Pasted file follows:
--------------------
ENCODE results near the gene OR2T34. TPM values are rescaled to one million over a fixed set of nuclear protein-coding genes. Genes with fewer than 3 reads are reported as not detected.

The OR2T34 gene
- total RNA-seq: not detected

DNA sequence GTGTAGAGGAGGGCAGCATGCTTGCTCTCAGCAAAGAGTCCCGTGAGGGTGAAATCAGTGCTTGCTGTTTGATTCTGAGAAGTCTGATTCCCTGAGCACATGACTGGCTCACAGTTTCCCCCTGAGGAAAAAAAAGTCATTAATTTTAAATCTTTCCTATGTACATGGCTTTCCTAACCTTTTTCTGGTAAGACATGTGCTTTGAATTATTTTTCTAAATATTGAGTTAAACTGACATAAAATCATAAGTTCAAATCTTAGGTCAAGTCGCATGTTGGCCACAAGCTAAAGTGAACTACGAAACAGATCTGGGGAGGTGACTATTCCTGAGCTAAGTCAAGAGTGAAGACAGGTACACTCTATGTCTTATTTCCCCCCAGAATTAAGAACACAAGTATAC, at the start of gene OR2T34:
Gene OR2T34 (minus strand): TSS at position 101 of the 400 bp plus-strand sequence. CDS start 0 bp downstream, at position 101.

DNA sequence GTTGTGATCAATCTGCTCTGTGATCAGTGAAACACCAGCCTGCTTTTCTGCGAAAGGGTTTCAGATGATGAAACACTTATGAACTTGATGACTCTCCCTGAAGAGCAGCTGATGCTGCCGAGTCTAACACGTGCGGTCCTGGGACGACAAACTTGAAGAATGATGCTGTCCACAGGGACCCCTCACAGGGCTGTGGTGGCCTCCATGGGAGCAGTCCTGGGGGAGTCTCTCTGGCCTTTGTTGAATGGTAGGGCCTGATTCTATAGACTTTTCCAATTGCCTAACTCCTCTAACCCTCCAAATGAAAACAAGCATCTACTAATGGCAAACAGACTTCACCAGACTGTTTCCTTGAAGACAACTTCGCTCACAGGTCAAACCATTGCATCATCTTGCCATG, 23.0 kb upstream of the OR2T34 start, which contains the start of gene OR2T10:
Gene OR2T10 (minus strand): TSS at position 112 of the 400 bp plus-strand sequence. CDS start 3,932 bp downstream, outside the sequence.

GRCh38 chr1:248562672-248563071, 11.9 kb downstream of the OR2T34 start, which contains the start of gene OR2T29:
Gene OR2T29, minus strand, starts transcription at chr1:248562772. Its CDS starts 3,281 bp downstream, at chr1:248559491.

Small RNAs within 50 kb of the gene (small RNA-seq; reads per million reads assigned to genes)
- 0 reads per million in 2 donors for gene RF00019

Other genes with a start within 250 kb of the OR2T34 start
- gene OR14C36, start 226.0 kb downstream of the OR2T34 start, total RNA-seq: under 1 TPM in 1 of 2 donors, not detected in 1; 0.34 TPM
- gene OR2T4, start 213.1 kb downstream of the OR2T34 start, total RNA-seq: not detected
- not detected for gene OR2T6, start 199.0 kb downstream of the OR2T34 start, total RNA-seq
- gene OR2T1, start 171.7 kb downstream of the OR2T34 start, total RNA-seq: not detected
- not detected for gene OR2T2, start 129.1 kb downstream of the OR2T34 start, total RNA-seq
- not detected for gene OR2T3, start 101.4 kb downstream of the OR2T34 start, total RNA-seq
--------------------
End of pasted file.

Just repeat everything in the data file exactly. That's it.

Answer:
ENCODE results near the gene OR2T34. TPM values are rescaled to one million over a fixed set of nuclear protein-coding genes. Genes with fewer than 3 reads are reported as not detected.

The OR2T34 gene
- total RNA-seq: not detected

DNA sequence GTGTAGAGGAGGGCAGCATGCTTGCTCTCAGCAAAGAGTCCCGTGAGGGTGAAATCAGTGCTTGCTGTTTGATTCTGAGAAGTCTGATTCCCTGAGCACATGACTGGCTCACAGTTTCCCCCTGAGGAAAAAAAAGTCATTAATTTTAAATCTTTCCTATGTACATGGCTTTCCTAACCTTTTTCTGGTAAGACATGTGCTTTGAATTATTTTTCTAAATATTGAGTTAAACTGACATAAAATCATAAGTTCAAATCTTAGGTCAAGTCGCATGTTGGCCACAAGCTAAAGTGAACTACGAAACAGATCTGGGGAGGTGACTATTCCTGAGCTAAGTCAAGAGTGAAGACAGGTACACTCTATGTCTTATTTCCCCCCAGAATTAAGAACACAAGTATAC, at the start of gene OR2T34:
Gene OR2T34 (minus strand): TSS at position 101 of the 400 bp plus-strand sequence. CDS start 0 bp downstream, at position 101.

DNA sequence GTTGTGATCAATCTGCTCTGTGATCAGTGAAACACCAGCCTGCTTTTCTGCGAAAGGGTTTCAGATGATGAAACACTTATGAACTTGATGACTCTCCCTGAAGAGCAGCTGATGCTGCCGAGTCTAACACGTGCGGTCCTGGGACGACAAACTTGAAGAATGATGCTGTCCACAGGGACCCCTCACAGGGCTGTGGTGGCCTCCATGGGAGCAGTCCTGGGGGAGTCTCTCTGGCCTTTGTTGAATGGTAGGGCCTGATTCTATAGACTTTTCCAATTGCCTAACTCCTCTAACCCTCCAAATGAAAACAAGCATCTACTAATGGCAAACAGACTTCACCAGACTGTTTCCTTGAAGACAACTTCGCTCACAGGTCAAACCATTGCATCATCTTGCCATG, 23.0 kb upstream of the OR2T34 start, which contains the start of gene OR2T10:
Gene OR2T10 (minus strand): TSS at position 112 of the 400 bp plus-strand sequence. CDS start 3,932 bp downstream, outside the sequence.

GRCh38 chr1:248562672-248563071, 11.9 kb downstream of the OR2T34 start, which contains the start of gene OR2T29:
Gene OR2T29, minus strand, starts transcription at chr1:248562772. Its CDS starts 3,281 bp downstream, at chr1:248559491.

Small RNAs within 50 kb of the gene (small RNA-seq; reads per million reads assigned to genes)
- 0 reads per million in 2 donors for gene RF00019

Other genes with a start within 250 kb of the OR2T34 start
- gene OR14C36, start 226.0 kb downstream of the OR2T34 start, total RNA-seq: under 1 TPM in 1 of 2 donors, not detected in 1; 0.34 TPM
- gene OR2T4, start 213.1 kb downstream of the OR2T34 start, total RNA-seq: not detected
- not detected for gene OR2T6, start 199.0 kb downstream of the OR2T34 start, total RNA-seq
- gene OR2T1, start 171.7 kb downstream of the OR2T34 start, total RNA-seq: not detected
- not detected for gene OR2T2, start 129.1 kb downstream of the OR2T34 start, total RNA-seq
- not detected for gene OR2T3, start 101.4 kb downstream of the OR2T34 start, total RNA-seq